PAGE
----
Maleficent: Mistress of Evil Is At Its Best When It’s Weird and Original

Another live-action Disney remake, cool! We haven’t gotten any of those this year. Despite being like the umpteenth slice of chocolate cake eaten at an all-you-can-eat dessert buffet, Maleficent: Mistress of Evil actually stands out as narrowly the best of these movies we’ve gotten in 2019. Though still just average as a movie itself, it’s got more energy to it than Dumbo or The Lion King and both its production design and costume design stand out as genuinely enjoyable. It’s a pity the script is a mess by, among a number of critical faults, failing to deliver on elements general family audiences would want to see if they’re shelling out cold hard cash to see a Maleficent movie.

What’s the plot this go-around? Well, Maleficent (Angelina Jolie) follows up on the events of the first Maleficent that revealed the traditional Sleeping Beauty story is a lie, Maleficent is actually a misunderstood protagonist who became a mother figure to Aurora (Elle Fanning) after initially placing a curse on her. With all of that out of the way, Maleficent: Mistress of Evil begins with Maleficent still being feared by the general populace and Aurora getting a marriage proposal from Prince Phillip (Harris Dickinson). Maleficent does not approve of this idea, Phillip, after all, is a human and humans that aren’t Aurora cannot be trusted. But she tries to go along with it, which includes showing up for dinner with Phillip’s mother, Queen Ingrith (Michelle Pfieffer).

It’s made clear from the outset that Ingrith has her own evil plans to enact (you can tell this because she enters her secret evil lair by snapping a mannequin’s neck) that involve separating Maleficent and Aurora and starting up a war between humans fantasy creatures. Unlike most live-action remakes of animated Disney movies, Maleficent: Mistress of Evil has no classic animated movie to adhere to as a restrictive blueprint, it’s free to go off on its own tangents and storylines. This freedom means that the screenwriters have decided to dedicate a surprisingly large amount of screentime to explaining the lore of the fairy species Maleficent belongs to. Turns out, she’s not the only one of her kind, in fact, there’s different kinds of her species of fairies for each region on the planet.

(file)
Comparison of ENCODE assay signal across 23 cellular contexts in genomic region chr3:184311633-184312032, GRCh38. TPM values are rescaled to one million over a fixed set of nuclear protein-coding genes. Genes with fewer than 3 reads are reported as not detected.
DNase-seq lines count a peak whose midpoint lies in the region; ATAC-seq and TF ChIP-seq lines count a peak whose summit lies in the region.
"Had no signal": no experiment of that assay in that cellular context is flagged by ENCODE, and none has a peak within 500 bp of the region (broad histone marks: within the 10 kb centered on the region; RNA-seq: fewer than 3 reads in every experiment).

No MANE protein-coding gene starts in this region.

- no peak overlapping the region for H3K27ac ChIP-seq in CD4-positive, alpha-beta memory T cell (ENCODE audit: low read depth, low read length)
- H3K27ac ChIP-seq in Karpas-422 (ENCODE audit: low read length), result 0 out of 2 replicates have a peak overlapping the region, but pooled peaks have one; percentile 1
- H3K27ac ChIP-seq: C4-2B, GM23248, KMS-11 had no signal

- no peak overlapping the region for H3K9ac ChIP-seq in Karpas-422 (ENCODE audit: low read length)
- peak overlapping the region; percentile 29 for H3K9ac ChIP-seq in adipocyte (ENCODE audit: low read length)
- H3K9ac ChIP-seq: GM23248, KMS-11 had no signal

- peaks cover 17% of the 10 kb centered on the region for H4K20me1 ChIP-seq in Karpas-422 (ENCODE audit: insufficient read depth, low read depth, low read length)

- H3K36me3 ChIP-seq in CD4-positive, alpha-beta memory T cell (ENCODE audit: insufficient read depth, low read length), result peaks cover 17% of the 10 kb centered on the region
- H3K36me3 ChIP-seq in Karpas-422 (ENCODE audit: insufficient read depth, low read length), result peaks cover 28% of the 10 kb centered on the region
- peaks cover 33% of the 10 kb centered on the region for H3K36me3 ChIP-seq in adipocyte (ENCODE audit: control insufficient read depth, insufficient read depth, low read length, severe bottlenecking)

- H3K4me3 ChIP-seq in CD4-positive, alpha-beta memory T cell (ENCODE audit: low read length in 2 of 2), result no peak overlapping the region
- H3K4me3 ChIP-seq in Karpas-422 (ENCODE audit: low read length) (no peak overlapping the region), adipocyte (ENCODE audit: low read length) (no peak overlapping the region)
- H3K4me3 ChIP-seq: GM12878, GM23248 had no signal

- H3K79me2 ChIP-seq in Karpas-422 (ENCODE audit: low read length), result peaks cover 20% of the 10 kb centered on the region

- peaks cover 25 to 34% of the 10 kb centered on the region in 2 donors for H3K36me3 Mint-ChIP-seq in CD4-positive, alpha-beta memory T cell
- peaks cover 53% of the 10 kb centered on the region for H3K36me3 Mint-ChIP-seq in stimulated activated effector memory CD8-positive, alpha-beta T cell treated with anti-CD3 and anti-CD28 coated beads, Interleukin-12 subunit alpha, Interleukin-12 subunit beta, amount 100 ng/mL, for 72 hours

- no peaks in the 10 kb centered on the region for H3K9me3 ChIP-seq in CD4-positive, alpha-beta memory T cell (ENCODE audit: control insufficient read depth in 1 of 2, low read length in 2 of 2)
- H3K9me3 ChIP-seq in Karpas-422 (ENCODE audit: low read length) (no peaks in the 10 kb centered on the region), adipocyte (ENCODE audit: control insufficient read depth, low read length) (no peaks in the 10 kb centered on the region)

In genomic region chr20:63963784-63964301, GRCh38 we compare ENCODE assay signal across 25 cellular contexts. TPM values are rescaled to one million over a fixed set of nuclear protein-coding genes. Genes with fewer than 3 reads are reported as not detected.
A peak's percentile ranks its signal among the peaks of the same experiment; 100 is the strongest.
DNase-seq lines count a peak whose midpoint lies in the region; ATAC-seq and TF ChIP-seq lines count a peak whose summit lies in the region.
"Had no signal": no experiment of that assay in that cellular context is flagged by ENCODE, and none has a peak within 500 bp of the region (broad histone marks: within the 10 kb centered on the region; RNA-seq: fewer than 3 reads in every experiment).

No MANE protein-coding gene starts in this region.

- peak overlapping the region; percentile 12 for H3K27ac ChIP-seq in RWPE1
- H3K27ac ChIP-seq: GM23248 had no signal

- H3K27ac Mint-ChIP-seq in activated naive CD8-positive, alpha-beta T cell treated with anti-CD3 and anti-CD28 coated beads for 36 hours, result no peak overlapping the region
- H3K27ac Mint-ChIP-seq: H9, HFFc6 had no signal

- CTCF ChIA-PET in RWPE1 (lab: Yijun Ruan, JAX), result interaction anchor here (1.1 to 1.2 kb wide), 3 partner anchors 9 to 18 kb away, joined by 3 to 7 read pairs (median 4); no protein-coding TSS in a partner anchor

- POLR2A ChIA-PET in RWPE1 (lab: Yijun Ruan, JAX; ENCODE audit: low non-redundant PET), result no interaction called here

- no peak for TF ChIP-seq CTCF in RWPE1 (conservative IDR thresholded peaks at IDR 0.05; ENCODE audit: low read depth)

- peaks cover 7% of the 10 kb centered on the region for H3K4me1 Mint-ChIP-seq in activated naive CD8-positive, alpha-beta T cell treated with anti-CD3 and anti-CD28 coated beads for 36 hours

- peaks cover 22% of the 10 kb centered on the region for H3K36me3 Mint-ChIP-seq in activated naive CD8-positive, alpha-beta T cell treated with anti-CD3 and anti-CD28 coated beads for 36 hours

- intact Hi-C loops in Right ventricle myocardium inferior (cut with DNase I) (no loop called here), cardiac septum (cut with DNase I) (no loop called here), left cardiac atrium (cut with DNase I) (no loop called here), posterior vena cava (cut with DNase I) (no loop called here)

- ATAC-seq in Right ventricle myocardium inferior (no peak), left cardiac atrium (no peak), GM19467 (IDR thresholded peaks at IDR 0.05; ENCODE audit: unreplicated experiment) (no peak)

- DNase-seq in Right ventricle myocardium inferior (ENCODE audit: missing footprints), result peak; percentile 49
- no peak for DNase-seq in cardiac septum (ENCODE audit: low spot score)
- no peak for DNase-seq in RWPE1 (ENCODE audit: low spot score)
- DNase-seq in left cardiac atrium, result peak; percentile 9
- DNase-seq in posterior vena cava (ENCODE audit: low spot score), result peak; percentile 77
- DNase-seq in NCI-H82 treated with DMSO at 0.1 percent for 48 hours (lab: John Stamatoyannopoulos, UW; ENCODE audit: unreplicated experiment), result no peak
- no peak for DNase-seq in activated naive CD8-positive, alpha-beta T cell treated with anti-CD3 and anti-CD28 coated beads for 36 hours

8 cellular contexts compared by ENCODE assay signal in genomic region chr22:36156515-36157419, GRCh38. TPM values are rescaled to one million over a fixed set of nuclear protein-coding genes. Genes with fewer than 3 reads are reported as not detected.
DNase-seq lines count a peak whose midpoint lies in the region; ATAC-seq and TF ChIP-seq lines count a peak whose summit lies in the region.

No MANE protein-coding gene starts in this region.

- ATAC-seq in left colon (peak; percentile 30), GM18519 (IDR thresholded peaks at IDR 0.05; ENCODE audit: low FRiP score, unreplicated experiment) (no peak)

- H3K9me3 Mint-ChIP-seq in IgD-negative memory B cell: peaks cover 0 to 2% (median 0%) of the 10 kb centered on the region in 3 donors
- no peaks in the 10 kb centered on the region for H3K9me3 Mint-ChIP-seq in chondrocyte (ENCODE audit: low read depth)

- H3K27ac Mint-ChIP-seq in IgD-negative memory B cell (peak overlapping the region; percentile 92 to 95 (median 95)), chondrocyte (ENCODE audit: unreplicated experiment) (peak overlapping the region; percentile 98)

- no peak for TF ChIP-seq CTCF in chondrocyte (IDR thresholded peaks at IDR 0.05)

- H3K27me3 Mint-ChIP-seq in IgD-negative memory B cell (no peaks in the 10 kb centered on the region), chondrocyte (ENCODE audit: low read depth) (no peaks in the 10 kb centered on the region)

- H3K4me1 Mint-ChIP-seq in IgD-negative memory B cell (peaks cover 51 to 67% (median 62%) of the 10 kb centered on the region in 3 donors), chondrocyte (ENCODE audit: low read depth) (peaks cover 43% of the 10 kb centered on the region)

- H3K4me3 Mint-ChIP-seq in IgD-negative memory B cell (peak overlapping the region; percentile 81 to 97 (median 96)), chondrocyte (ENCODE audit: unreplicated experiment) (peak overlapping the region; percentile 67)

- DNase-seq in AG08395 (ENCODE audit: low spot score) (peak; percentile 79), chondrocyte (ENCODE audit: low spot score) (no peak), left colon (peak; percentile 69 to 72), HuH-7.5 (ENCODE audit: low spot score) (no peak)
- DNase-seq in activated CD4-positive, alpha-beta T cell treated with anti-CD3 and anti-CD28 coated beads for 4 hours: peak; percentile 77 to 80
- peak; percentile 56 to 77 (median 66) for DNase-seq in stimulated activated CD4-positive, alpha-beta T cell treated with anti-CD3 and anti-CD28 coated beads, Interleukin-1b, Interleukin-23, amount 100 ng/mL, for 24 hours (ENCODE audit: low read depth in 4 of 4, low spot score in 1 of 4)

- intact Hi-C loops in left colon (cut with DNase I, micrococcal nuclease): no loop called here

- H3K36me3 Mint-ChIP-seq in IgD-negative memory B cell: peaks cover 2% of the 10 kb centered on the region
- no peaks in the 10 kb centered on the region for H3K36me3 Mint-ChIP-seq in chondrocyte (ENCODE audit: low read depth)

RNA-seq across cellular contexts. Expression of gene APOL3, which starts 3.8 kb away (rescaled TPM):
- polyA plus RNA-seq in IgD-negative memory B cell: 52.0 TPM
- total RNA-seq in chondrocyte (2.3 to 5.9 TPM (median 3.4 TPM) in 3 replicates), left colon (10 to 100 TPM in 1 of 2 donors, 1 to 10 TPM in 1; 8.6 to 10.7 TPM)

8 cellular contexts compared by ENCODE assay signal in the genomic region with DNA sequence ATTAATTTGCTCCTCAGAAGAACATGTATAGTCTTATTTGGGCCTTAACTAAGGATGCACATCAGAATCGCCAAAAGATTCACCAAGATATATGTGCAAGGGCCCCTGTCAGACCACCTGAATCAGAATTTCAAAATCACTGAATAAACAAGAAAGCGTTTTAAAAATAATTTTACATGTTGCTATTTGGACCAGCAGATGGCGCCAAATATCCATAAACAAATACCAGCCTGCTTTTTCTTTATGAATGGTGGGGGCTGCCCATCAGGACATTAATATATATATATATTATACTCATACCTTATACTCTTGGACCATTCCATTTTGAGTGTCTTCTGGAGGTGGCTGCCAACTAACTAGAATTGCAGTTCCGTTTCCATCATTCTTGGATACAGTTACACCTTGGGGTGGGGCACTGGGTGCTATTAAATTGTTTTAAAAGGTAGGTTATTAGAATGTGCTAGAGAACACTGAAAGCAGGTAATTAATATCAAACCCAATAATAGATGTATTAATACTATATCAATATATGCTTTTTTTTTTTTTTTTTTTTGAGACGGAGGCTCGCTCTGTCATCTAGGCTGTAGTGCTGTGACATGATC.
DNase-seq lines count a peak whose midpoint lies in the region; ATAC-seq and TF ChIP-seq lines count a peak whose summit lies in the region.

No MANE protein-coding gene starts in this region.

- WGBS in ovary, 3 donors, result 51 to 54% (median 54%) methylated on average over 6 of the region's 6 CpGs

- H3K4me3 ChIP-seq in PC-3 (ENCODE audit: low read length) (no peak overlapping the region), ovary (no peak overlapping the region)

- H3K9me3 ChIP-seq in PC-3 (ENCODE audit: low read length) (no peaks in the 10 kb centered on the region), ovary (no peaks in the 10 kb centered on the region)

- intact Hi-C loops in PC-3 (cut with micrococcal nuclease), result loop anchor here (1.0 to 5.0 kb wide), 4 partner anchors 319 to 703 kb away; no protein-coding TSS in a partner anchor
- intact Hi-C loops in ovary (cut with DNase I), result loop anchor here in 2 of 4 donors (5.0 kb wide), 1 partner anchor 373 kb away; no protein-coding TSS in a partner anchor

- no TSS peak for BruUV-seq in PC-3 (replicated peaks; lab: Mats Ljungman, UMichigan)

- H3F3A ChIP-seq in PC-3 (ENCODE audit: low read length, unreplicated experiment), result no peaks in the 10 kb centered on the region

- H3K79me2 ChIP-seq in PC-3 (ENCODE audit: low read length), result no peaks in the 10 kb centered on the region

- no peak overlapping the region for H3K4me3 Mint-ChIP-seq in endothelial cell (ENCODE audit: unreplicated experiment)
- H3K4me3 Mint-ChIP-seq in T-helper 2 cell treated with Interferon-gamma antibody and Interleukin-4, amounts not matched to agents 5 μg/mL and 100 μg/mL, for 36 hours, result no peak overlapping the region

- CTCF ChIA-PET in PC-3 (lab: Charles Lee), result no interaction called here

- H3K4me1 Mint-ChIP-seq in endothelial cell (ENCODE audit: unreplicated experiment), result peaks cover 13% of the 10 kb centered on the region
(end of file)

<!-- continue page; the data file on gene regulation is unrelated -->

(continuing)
That’s a nifty idea that yields an array of visually interesting looking fairies while their hideaway home that manages to include all kinds of different types of biomes (a desert, a jungle, the Tundra, etc.) is extremely imaginative. Unfortunately, all of this backstory takes up way too much of the second-act and means Maleficent spends a large chunk of her second solo movie stuck just listening to Conall (Chiwetel Ejiofor) prattle on about fairy mythos rather than doing things you’d actually associate with her character. Why couldn’t Maleficent be a more active character in her own movie? What a puzzling decision that’s almost as baffling as Aurora’s conflict between acting more human and more fantastical that comes and goes in the span of 90 seconds.

A climactic duel between fairies and humans is also ineffective in execution, despite hopping back-and-forth between so many different perspectives, there’s just no engaging human drama to ground the proceedings, it just becomes a mish-mash of CGI yelling at other CGI things. Sometimes there’s moments of weirdness or hamminess to liven it up (Maleficent technically goes Super-Saiyan in this climax and it’s certainly something), but there’s nowhere near enough of it to compensate for how dramatically inert it all is. The only real advantage to having this loud climax finish up the movie is that it’s amusing how Maleficent: Mistress of Evil started out as a Guess Whose Coming to Dinner pastiche before finishing up as a J.R.R. Tolkien knock-off.

Director Joachim Ronning (who previously helmed the fifth Pirates movie and Kon-Tiki) is going through the motions in many respects here, much of the movie, whether it’s in Aurora being surrounded by happy woodland critters or the forgettable antics of a CGI porcupine/human sidekick, feels quite derivative of other movies. When Ronning does show flashes of distinct identity in his filmmaking, though, there is some fun to be had. At one point, Maleficent wakes up in a fairy nest that totally looks unlike any other location in the film and Ronning seems to be relishing the chance to capture a domain that isn’t beholden to what came around in the first Maleficent movie.

The production design and costume work in Mistress of Evil are actually its best qualities, the various new strains of human-sized fairies are especially lovely looking with their distinct designs and bright colors. A whole bunch of well-done practically-realized sets help to lend some tangibility to the ultra-fantastical proceedings, particularly a richly detailed hideaway for the conniving Lickspittle (played by the always welcome Warwick Davis) full of enjoyable nooks and crannies. The humans inhabiting those sets, though, get very little to do, despite being played by an assortment of terrific actors. Michelle Pfieffer fares the best out of all of them with her wickedly fun performance, she’s the stand-out feature in a frequently disposable fantasy film like Maleficent: Mistress of Evil.